Monday, September 5, 2011

Progress At Last

Cosi and I have been drilling the 2o2o method for contacts for the past month. As I said in another post, he's been seeing 2o2o in his dreams. Any item with a differentiation in height (a curb, a decoractive wall on our walk, steps, etc.) is an opportunity to work his contacts. I don't need the dog walk or A-frame set up to get the idea across: plant your front feet, lower your rear, and bob your head in a touch.

This weekend at the Berks trial I had an opportunity to reinforce that, yes, I am serious about this behavior, and you will do it even at a trial. There are two cues for Cosi. The first is my word "touch" as he approaches the down side of a contact. The second is a physical cue. I put my arms behind my back. He watches me, and I figured I needed a cue to tell him we're not moving. With no arms to guide him to the next obstacle, he is more likely to stay put.

Berks was a three-day trial, and I had in my mind that I was going to use these three standard runs as practice, as money in the bank, towards reinforcing our contacts work. Forget Q's. Forget going fast. I wanted focus, 2o2o contacts, and controled speed. Friday was a nightmare. The beginning of the standard course was tunnel then A-frame. Perfect. A good test of our contact work. He came out of the tunnel, and he was high as a kite. He tried not doing 2o2o, so I had him lie down before going on. My message was, "You *will* stop!" He was frantic and our teamwork just wasn't there.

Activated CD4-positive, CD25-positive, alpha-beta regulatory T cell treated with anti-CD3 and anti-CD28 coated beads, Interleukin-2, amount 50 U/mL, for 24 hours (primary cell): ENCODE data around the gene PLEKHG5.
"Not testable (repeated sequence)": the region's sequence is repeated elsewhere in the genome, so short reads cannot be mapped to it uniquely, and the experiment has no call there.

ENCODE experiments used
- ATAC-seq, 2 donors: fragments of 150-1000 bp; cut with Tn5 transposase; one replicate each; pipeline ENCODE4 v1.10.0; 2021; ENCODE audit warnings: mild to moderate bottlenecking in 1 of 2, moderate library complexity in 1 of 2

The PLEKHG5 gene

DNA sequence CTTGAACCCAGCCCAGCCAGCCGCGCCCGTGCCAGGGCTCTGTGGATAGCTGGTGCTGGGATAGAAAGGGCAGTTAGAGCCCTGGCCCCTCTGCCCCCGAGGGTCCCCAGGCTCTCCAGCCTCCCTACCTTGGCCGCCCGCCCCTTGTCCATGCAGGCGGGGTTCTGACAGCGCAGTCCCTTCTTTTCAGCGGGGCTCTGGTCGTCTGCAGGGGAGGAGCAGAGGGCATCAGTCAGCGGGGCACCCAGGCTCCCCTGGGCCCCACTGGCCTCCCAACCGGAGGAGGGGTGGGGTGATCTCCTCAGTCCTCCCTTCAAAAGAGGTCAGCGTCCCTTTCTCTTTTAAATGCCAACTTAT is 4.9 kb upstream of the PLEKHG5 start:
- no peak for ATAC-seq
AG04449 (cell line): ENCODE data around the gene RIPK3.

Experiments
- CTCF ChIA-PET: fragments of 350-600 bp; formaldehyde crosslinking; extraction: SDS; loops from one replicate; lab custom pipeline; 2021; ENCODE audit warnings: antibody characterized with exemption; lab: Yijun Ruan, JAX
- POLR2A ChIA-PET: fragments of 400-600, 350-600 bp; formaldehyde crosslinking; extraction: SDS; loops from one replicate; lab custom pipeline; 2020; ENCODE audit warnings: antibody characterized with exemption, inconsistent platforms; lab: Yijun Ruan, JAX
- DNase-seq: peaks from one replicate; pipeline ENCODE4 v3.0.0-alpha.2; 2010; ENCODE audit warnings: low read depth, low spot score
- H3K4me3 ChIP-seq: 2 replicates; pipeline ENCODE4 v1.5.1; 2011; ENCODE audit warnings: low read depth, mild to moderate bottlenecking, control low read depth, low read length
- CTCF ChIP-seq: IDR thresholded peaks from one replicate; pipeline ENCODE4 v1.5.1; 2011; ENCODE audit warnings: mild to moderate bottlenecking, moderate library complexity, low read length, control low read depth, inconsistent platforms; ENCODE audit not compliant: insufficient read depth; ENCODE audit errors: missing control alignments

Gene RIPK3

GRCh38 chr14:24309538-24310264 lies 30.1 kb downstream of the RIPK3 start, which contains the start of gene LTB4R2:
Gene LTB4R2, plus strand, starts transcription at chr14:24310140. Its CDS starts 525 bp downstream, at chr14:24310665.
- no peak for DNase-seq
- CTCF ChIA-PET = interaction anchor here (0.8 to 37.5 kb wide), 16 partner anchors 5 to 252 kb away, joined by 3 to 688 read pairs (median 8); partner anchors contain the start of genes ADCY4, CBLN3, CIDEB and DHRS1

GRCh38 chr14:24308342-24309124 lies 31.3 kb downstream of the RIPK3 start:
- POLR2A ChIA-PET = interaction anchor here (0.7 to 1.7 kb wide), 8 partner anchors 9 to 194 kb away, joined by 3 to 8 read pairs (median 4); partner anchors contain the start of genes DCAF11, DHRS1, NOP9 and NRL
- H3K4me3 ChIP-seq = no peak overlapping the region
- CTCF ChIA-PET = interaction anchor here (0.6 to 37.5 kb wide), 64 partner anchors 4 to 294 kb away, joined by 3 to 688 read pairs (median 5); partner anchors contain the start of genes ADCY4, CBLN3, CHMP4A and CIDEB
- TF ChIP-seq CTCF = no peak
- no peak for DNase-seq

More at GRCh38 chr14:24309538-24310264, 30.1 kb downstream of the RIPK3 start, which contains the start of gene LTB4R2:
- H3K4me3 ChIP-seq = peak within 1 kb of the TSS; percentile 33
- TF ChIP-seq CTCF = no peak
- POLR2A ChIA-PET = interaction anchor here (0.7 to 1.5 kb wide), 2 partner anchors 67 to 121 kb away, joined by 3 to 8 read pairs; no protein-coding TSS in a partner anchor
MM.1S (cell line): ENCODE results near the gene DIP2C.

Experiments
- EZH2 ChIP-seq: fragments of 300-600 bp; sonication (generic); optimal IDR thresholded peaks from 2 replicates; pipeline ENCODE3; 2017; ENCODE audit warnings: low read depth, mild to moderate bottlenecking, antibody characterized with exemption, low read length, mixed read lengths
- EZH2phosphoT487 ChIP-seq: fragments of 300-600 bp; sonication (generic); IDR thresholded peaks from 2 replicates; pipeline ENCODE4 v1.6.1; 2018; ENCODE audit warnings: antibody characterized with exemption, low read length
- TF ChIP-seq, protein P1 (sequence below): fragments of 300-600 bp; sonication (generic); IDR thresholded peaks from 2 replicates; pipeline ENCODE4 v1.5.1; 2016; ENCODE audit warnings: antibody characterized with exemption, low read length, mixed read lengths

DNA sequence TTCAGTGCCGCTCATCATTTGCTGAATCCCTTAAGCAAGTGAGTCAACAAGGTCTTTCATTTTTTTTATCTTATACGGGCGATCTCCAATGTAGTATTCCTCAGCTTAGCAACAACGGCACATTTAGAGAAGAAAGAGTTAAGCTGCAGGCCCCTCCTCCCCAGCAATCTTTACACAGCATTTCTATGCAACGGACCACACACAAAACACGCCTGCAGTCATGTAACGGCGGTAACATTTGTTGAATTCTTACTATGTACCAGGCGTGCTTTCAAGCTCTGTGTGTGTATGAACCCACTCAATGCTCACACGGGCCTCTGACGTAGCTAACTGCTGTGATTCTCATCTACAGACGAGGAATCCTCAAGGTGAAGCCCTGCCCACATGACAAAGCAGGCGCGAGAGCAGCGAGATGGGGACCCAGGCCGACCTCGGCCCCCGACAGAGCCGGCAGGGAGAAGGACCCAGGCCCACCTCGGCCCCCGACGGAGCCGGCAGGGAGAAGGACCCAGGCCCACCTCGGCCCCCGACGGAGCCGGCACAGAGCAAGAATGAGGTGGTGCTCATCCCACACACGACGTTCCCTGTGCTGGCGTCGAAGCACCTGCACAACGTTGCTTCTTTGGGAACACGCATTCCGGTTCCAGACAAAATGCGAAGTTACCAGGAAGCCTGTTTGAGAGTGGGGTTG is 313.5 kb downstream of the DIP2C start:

Saturday was 50 percent better. He tried to bag the first contact, but I waited him out. Bam! He went into the 2o2o position, and I was thrilled. Then he finally did a 2o2o A-frame! I was over the moon.

Sunday's course started with tunnel then dog walk. Good. Another good test of being high from the tunnel then get control on the contact; he nailed it. He did 2o2o for all three contacts and a down on the table. Check out that A-frame! Have you ever seen anything more lovely?!? I messed up with giving him a directional cue of "left" too early on the last sequence on the course. So, like a good dog, he spun, going left. We could have Q'd on the standard course, but, oh, well, next time. I was never more proud of him and our teamwork. Here's the video from Sunday:

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